(Releads, adds Japanese foreign minister’s spokesman, details)
By James Kilner and Conor Sweeney
MOSCOW, April 14 (Reuters) - Japan pressed Russia on Monday to end a territorial dispute over a chain of Pacific islands which has prevented the two countries from formally ending World War Two hostilities and strengthening ties.
The dispute over the islands, known as the Southern Kuriles in Russia and the Northern Territories in Japan, has overshadowed Russian-Japanese relations for more than 60 years.
Japan says a resolution of the dispute would attract a new wave of Japanese investors to Russia.
Russia is keen for funds to develop its Far Eastern regions while Japan is eager to tap Russia’s booming oil industry to reduce its reliance on the Middle East for its energy needs.
Kazuo Kodama, spokesman for Japanese Foreign Minister Masahiko Komura, said after talks with Russian counterpart Sergei Lavrov in Moscow that “both Japan and Russia agreed to conduct even more serious consultations and negotiations”.
“In the end, our two foreign ministers agreed that with respect to peace treaty negotiations, first and foremost the territorial issue must be resolved,” he told a news briefing.
Quoting directly what Komura told Lavrov, Kodama said: “We adopted a Japanese-Russian action plan in January 2003. ... In October, when I met Your Excellency, I emphasised that the continued discussion is not enough. We’ve got to make tangible progress.”
“In the end, the two ministers agreed to continue even more seriously this discussion,” Kodama said.
Earlier on Monday Lavrov said after meeting Komura finding a solution to the territorial dispute “assumes intensive, patient work, work which will take into account, in full, the complexity of this problem and the mood in Russian and Japanese societies.”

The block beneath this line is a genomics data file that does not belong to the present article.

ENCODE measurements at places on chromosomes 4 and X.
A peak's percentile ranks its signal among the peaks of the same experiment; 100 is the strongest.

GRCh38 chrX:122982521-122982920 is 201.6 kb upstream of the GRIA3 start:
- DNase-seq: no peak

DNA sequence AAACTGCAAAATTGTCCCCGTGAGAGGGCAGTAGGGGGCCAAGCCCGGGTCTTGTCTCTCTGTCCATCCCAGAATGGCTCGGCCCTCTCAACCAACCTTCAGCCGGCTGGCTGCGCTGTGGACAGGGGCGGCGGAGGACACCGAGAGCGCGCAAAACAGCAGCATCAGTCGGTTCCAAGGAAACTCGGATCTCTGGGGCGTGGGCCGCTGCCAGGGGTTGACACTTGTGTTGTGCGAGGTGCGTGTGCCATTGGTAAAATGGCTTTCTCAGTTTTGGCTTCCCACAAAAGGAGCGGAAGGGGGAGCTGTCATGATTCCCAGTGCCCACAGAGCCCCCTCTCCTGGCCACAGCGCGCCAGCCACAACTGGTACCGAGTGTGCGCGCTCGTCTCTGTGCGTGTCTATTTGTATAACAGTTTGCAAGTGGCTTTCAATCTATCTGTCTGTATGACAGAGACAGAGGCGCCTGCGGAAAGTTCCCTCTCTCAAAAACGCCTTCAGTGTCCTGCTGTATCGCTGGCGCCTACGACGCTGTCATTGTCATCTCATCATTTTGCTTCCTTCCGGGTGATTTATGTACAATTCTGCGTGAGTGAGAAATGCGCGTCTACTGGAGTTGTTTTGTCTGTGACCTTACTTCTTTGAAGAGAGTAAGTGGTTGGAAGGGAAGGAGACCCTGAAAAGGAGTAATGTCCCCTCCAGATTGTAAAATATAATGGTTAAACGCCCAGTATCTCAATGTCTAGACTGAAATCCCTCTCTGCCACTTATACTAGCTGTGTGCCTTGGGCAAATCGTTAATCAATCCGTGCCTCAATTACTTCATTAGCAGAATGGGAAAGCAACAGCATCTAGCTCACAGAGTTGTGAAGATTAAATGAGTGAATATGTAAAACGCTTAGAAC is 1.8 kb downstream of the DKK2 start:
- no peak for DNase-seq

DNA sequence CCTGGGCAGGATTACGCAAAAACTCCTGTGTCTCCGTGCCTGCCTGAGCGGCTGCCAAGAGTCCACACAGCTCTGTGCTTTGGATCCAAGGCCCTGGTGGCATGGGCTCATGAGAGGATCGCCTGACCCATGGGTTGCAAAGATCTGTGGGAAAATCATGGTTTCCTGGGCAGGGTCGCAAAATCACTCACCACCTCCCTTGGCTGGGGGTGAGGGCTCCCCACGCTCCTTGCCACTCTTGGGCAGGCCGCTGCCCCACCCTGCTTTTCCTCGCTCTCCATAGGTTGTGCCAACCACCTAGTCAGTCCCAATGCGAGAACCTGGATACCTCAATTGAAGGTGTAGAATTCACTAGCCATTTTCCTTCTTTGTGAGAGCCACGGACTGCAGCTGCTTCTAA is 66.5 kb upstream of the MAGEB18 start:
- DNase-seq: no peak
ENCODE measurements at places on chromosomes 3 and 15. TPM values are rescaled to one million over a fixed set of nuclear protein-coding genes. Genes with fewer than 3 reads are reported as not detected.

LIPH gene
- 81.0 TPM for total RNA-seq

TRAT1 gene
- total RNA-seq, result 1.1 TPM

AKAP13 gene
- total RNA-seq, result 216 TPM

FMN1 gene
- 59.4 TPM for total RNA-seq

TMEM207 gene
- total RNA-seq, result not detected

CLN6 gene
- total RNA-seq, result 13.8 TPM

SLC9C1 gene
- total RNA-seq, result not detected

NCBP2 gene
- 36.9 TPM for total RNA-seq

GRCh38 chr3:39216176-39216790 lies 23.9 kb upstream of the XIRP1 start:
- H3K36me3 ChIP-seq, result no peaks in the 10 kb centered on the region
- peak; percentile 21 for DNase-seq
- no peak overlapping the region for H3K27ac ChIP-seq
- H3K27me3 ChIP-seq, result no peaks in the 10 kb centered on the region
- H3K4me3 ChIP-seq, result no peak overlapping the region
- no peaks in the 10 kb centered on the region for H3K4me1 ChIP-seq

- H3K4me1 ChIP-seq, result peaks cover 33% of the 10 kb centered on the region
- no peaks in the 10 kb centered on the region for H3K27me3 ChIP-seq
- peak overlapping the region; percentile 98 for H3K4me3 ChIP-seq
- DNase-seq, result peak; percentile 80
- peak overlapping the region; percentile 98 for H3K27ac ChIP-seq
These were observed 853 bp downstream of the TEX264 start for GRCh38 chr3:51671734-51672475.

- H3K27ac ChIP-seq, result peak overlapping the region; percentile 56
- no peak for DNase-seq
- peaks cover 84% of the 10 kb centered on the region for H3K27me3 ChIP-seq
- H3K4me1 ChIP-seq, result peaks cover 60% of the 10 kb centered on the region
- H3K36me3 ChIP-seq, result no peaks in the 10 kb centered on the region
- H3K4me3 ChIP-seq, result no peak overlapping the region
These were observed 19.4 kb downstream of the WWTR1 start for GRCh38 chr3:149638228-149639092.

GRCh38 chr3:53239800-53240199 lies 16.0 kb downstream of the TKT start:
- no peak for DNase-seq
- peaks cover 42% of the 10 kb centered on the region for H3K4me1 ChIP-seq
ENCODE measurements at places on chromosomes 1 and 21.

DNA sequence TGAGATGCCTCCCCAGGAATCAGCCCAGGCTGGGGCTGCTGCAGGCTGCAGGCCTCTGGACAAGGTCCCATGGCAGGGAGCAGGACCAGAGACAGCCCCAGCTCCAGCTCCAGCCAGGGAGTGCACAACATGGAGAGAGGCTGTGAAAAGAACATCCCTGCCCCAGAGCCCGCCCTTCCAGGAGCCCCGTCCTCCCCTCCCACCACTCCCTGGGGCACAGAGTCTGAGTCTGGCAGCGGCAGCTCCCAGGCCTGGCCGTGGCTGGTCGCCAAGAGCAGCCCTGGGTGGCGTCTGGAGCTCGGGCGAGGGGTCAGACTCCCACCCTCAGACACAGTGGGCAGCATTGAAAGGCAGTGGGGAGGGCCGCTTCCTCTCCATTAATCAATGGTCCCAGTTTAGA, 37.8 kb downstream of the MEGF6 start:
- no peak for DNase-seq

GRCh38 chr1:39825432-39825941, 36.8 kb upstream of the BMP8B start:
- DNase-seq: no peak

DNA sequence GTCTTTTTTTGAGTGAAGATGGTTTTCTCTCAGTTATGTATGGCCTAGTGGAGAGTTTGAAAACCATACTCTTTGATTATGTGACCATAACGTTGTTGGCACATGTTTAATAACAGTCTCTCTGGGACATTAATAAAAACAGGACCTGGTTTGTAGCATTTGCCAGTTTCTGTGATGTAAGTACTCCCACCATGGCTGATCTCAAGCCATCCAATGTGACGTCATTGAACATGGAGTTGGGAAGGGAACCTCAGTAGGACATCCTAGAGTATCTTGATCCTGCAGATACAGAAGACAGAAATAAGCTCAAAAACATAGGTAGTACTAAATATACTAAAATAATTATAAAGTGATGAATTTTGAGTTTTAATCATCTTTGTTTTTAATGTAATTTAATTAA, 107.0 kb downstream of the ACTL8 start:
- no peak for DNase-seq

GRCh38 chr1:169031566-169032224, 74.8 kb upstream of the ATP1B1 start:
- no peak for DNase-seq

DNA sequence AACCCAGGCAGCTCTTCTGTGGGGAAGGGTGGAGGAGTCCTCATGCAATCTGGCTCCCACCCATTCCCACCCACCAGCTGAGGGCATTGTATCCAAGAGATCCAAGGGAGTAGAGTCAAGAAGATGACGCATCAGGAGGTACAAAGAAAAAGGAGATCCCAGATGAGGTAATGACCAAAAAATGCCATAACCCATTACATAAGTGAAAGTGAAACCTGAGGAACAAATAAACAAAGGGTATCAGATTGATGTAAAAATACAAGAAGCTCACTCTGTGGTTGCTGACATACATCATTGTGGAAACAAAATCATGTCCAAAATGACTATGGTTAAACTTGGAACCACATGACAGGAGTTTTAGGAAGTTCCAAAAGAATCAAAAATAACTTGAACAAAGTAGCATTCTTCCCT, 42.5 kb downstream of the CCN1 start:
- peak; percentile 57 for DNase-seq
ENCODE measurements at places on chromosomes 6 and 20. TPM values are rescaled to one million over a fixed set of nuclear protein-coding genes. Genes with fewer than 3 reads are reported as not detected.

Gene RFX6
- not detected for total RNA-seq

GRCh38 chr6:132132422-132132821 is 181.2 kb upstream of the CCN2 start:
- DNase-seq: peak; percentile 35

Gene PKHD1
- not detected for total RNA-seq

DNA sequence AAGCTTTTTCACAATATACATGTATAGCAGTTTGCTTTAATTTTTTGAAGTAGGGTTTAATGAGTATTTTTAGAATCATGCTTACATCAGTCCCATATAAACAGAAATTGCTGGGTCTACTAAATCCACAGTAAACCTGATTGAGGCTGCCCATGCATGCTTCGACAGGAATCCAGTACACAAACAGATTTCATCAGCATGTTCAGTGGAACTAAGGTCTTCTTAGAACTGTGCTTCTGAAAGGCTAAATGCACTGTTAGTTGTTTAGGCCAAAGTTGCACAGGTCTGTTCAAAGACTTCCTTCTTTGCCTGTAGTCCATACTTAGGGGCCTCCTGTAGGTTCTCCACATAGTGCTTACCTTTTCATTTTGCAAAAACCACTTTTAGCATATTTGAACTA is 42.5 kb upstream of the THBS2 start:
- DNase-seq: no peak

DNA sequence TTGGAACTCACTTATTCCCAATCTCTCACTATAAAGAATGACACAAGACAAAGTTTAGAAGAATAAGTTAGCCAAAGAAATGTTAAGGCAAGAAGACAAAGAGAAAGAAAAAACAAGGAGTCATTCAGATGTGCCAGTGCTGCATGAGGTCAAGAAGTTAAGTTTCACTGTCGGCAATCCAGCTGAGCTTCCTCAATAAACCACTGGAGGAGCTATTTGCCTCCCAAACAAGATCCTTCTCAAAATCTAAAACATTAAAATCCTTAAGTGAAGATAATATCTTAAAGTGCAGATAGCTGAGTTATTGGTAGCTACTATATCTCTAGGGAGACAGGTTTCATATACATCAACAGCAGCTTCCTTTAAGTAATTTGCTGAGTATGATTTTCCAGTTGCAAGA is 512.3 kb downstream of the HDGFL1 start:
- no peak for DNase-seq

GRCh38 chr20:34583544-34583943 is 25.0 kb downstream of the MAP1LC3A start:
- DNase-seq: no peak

“It will take time, but the resolve to find a solution exists on both sides,” Lavrov told a news conference.
“We agreed to further continue a serious dialogue, serious negotiations with the aim of finding a final and mutually acceptable solution to this problem.”
Diplomatic sources in Tokyo said Komura was in Moscow to prepare the ground for a possible meeting between Russian President Vladimir Putin, who steps down next month, and Japanese Prime Minister Yasuo Fukuda.
The islands in dispute are in the Kuril chain between Japan’s northern island of Hokkaido and Russia’s far eastern Kamchatka Peninsula. The closest is just 15 km (9 miles) from Hokkaido, which will host this year’s Group of Eight summit.
The islands were seized by the Soviet Union after it declared war on Japan on Aug. 8, 1945, just a week before Japan surrendered, sending about 17,000 Japanese fleeing. Neither side accepts the other’s sovereignty over the islands.
Trade between Russia and Japan was worth $21.2 billion in 2007, a five-fold increase since 2002. Major investors include carmaker Toyota, which last year opened its first Russian plant.
But signalling a new difference with Moscow, Komura defended Japan’s cooperation with the United States on a planned missile defence shield. Moscow opposes the plan — and a similar system in eastern Europe — saying it is a threat to Russian security.
“This is something Japan has been forced to do, taking into account the situation of Japan and the fact North Korea has conducted nuclear testing. I want to underline that this is in no way directed against Russia,” said Komura.
Lavrov disagreed: “The best way to track and if necessary neutralise possible threats is the creation of a collective system ... which would unite the United States, Europe, Russia and any other interested countries including, of course, Japan.” (Reporting by James Kilner and Conor Sweeney; Writing by Conor Sweeney and Dmitry Solovyov; Editing by Mary Gabriel)